Gentle pacing, simple language and silly answers will keep the young readers engaged. Laura Wood’s cute kid-friendly art is colorful and eye catching. Her quirky animal renderings, pictures of various animal food on plates and adorable expressions on their faces are instantly lovable.

A great picture book non-fiction for libraries, classrooms and home reading.

Find it here: Library, Amazon, Better World Books


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5 Graphic Novels we Loved!

5 Graphic Novels we Loved!













1. Fairy Tale Comics edited by Chris Duffy

Fairy Tale Comics page
This is a collection of 17 of your favorite fairy tales. And along with your well known favorites like “Snow White” and “Goldilocks”, there are some unique finds too, like “The Prince and the Tortoise: from 1001 nights and “The Boy who drew cats”. What is unique about this collection is that each tale has been illustrated by 17 different artists who put their own unique “signature” on the tales. It is a delight to re-read your favorite and new tales in such a diversity of art in one single book. From Raina Telgemeier’s straight bold line comic art work to Brett Helquist’s more parchment colored art, this book is truly a very unique collection.

2. Odd Duck by Cecil Castellucci

Odd Duck cover
We fell in love with the very predictable Theodora and her new quirky “odd” friend Chad. This is a story about friendship, impressions and acceptance.
The author/illustrator duo have created a charming story in a “graphic novel” format. Word balloons, clear pastel colors and strong lines with lots and lots of whimsical, quirky details makes this book very endearing! This tale has an age old theme of “be yourself”. The unique twist however comes when the “Odd Duck” seems to think that their world is quite normal while the others are somehow “different”. At the end, however, the “Odd Duck” realizes that being different, isn’t that bad after all..

3. Monster on the Hill by Rob Harrell 

Monster on the Hill page

Do you want to read a fun, goofy and super silly tale about monsters? If you answered with a resounding “YES” then this is the book for you !! Rob Harrell’s Monster on the hill is not scary at all. While other monsters in their other hometowns are scaring people silly, Stoker-on-Avon’s monster is moaning and groaning and sulking all day long. Bottom line: Stoker-on-Avon’s monster sucked! Now its up to two very unusual partners to solve this monster’s problems and get him back on his feet.

4. Hereville series by Barry Deutsch

Hereville series cover

Hereville, a contemporary Orthodox Jewish community, is the home of an 11 year old girl, Mirka. But Mirka is a restless soul. Her wise stepmother tries to quiet her restless spirit by teaching her to knit. Mirka, however, has other ideas. A talking pig encounter takes Mirka on an extra ordinary journey that ends up with Mirka having to sword fight an alien for her life! So what’s so unique about this series? We loved reading about the traditional background of a restless modern 11 year old girl. Her emotional tug of war with her upbringing, customs and her desire to do the “unthinkable” (such as fight aliens and save the world). The author does a superb job of blending the unreal and the real while keeping everything on track. Can’t wait for more of Mirka!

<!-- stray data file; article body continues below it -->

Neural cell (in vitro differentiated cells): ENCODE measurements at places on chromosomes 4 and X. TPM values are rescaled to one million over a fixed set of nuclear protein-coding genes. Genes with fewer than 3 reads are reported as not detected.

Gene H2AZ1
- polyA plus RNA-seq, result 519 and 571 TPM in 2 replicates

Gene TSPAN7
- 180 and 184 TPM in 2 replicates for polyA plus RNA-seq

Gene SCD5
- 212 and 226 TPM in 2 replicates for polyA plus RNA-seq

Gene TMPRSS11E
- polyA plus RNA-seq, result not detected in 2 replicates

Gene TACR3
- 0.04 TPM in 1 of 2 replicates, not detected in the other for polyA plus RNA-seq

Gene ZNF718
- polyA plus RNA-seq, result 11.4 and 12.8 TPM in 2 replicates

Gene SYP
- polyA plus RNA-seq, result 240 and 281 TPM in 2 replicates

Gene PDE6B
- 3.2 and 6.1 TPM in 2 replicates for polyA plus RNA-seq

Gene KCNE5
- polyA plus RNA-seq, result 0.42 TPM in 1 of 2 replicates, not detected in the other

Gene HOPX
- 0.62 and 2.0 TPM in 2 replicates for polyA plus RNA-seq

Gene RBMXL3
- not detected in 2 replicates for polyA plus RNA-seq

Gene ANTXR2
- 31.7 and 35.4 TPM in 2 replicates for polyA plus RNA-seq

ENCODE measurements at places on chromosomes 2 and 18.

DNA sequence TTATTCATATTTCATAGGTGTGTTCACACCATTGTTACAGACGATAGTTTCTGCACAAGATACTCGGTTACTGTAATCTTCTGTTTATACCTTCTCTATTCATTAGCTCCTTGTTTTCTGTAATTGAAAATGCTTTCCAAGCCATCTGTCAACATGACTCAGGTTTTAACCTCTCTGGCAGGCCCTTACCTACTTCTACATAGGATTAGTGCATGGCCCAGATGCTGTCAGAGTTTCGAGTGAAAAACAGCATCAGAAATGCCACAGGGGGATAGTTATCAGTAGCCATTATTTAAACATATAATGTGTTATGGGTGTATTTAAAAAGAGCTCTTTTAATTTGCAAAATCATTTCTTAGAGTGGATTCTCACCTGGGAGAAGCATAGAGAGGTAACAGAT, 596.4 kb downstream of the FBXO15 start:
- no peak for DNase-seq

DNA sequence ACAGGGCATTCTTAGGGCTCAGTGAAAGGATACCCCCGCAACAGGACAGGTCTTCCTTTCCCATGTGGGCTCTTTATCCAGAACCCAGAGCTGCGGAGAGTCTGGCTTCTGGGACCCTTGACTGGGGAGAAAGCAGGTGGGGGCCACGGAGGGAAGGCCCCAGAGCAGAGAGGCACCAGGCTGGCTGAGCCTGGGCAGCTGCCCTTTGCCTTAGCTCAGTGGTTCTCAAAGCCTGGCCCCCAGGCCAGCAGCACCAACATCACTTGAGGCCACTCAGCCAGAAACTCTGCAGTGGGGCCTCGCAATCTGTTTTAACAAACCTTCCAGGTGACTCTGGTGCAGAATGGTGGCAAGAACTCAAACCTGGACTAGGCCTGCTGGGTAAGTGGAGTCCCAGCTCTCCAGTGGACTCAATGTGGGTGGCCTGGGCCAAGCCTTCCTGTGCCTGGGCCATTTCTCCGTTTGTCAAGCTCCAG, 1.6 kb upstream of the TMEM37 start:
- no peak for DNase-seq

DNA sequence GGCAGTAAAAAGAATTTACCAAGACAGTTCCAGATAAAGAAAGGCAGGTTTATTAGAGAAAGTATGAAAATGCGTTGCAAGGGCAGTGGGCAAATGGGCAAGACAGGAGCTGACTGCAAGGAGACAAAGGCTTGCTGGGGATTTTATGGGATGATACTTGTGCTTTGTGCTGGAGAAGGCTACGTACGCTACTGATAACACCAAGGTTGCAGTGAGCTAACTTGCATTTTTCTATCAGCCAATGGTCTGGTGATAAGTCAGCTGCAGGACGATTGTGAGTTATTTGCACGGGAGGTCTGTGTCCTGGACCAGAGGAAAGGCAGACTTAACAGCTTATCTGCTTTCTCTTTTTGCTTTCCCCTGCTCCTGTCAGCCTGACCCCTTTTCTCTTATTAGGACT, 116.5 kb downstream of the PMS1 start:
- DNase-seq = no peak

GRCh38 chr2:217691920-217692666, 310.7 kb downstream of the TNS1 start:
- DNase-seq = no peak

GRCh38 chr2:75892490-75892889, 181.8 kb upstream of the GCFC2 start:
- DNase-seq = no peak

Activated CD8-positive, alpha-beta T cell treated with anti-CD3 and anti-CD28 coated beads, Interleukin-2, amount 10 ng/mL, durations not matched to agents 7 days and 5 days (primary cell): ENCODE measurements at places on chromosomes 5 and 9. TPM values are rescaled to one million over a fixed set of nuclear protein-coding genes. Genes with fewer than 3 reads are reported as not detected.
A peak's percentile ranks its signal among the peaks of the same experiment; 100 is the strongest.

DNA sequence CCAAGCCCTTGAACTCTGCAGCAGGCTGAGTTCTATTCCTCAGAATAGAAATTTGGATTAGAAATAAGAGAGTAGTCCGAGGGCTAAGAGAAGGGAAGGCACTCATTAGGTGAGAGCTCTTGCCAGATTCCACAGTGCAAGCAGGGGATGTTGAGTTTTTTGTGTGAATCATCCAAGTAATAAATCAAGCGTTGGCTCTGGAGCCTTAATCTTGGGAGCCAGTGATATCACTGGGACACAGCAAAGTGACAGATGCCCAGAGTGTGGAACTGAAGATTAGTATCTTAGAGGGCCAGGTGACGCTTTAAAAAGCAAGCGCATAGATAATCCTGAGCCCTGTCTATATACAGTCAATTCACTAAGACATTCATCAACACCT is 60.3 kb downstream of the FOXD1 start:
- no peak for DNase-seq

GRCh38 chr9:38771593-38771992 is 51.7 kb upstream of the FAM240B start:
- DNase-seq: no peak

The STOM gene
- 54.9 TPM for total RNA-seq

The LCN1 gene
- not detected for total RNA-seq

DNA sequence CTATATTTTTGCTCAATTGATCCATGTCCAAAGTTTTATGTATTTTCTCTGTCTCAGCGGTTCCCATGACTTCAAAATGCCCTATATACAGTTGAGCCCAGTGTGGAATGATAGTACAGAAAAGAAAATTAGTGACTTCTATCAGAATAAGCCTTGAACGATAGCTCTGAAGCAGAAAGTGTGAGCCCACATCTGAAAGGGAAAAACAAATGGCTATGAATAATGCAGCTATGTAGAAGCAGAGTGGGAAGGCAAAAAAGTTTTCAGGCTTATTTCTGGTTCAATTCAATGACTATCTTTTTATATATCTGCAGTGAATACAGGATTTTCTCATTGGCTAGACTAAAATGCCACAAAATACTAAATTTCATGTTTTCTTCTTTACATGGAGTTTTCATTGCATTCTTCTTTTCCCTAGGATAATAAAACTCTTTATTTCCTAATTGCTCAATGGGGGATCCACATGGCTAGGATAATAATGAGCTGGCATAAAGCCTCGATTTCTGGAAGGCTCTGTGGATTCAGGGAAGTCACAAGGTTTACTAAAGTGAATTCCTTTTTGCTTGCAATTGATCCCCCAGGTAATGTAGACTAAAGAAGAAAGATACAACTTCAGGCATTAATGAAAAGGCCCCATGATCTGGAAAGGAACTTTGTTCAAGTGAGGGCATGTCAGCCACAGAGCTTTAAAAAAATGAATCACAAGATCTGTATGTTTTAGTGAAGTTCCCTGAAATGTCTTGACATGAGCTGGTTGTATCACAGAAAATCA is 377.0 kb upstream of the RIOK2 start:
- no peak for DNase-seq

5. El Deafo by Cece Bell

El Deafo cover
One day little Cece falls ill with meningitis. As she recovers, the family and Cece realize that she has lost her hearing. Over the next few months, Cece has to get multiple hearing tests and then ends up having to wear a hearing aid for her life. As little Cece slowly settles into her “new” regular life as an hearing impaired child, she struggles to blend in, make friends and find something special. And one day she realizes that she indeed has a super power. Something that makes her special.. her hearing aid picks up voices from far away. A talent that no one else poses. And thus “El Deafo” is born. We loved this tale for all the conversation starters it provides. A serious subject told with so much heart, a little bit of humor and with a lot of poise, this book is a MUST read for everyone!

Are graphic novels “real” books? Should they count towards reading?

Prejudices: I have come across this question many times. Some parents and educators believe that graphic novels are not serious books or should not be counted as good reads or encouraged. Schools do not allow graphic novels for book reports and other literacy based projects. However, graphic novels have come a long way. They are smart, mature reads. As you can see from above examples, the story telling is very unique and fresh. The format lends itself beautifully for girls and boys. Topics range from serious (El Deafo) to quirky (Mirka) to good old fun (Fairy tales).

Here are a few benefits to reading graphic novels:

Foster love for Reading:  Graphic novels can be a great motivation for reading books. I know many kids tire from their regular reading and need a break. A graphic novel is a wonderful way to provide that break. It is a fun way to get reading done, diversify reading habits and work on reading longer too!